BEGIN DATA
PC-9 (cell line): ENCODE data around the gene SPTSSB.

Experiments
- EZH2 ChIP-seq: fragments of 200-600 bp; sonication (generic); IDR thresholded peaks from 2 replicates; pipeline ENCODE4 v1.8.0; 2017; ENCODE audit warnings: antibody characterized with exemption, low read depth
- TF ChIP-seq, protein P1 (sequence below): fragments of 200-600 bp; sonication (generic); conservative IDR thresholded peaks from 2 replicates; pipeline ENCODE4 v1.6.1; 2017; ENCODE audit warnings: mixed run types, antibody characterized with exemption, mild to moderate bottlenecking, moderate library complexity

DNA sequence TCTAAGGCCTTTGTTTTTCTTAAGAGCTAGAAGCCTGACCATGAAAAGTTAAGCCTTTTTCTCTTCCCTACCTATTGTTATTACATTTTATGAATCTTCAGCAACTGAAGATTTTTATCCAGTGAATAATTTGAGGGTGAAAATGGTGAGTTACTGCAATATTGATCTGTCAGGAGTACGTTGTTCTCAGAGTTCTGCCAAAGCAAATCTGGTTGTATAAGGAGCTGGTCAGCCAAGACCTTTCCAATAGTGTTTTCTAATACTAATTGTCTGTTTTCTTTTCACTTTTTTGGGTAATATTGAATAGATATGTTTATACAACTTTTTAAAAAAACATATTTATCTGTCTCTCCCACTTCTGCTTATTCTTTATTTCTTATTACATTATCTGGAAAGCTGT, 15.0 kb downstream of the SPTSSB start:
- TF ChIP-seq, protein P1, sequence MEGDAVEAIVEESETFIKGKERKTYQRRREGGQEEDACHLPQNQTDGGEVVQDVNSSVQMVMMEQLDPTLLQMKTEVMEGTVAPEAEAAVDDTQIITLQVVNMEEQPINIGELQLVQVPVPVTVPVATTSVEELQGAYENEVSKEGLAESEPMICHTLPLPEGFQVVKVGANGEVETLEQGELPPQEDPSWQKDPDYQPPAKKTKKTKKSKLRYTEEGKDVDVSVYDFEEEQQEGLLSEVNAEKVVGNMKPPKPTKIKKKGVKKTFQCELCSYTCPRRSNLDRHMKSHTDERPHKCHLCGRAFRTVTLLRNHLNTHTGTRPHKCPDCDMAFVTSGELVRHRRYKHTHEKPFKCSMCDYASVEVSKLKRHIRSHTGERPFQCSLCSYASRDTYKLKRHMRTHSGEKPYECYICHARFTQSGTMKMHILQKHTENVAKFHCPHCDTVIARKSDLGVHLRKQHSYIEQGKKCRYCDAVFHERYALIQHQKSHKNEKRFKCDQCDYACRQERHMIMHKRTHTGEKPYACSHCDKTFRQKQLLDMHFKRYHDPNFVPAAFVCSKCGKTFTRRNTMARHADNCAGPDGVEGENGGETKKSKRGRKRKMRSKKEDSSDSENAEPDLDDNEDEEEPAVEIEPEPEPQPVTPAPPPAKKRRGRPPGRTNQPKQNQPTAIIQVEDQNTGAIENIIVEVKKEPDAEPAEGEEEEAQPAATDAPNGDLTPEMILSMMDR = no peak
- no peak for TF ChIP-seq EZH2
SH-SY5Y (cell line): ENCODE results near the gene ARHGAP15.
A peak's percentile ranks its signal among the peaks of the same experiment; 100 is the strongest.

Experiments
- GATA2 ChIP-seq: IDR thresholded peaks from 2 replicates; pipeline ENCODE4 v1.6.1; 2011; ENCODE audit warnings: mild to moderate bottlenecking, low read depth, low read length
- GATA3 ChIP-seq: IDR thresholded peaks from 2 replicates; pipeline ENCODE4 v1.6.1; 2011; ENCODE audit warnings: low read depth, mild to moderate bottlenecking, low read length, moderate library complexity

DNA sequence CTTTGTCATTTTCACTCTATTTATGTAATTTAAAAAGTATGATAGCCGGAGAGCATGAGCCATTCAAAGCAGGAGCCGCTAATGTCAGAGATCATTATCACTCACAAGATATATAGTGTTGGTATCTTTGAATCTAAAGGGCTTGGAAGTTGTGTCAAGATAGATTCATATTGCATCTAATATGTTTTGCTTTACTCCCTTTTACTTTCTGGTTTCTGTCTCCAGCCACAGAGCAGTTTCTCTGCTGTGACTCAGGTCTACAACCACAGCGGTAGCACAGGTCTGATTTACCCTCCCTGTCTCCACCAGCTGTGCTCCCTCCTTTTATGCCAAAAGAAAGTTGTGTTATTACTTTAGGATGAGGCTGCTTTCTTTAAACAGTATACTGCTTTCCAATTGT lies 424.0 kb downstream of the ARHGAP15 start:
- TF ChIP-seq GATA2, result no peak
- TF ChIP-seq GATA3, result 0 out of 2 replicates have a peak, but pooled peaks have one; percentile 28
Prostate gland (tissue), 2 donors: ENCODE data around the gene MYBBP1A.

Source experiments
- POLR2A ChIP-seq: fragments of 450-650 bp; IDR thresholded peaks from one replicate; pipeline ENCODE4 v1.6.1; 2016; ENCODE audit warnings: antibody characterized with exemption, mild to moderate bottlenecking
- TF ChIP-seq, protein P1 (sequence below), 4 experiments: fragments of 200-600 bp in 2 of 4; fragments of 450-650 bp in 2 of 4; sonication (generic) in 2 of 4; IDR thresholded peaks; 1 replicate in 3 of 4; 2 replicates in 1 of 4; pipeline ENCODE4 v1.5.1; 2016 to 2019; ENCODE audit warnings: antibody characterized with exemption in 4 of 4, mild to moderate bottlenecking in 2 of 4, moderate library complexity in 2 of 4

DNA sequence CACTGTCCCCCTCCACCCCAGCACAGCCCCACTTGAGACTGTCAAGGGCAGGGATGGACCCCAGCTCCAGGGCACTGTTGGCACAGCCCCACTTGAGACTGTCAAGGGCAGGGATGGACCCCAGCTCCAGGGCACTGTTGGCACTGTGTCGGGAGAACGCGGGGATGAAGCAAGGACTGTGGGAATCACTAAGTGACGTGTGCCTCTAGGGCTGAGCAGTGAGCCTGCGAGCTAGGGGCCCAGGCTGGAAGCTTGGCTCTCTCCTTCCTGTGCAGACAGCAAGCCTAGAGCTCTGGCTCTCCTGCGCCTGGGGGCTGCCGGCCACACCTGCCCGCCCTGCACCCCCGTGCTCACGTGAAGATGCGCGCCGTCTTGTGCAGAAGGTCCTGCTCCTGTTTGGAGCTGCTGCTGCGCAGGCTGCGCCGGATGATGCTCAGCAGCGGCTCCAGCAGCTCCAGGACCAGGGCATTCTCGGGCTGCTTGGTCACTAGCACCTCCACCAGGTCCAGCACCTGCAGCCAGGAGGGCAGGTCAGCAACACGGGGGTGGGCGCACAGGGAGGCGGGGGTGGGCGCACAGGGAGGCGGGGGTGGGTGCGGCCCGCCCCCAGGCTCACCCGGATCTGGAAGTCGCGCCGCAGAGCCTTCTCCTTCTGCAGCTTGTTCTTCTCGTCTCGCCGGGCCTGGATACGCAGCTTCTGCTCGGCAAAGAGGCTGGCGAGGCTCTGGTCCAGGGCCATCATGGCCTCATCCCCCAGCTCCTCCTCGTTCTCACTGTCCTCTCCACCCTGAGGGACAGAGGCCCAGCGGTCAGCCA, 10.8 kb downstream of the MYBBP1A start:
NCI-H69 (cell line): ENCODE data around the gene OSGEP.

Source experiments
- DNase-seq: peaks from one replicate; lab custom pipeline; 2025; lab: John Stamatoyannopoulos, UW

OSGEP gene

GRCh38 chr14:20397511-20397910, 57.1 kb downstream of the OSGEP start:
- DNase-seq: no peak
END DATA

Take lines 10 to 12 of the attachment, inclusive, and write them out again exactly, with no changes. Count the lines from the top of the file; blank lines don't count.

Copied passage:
Experiments
- GATA2 ChIP-seq: IDR thresholded peaks from 2 replicates; pipeline ENCODE4 v1.6.1; 2011; ENCODE audit warnings: mild to moderate bottlenecking, low read depth, low read length
- GATA3 ChIP-seq: IDR thresholded peaks from 2 replicates; pipeline ENCODE4 v1.6.1; 2011; ENCODE audit warnings: low read depth, mild to moderate bottlenecking, low read length, moderate library complexity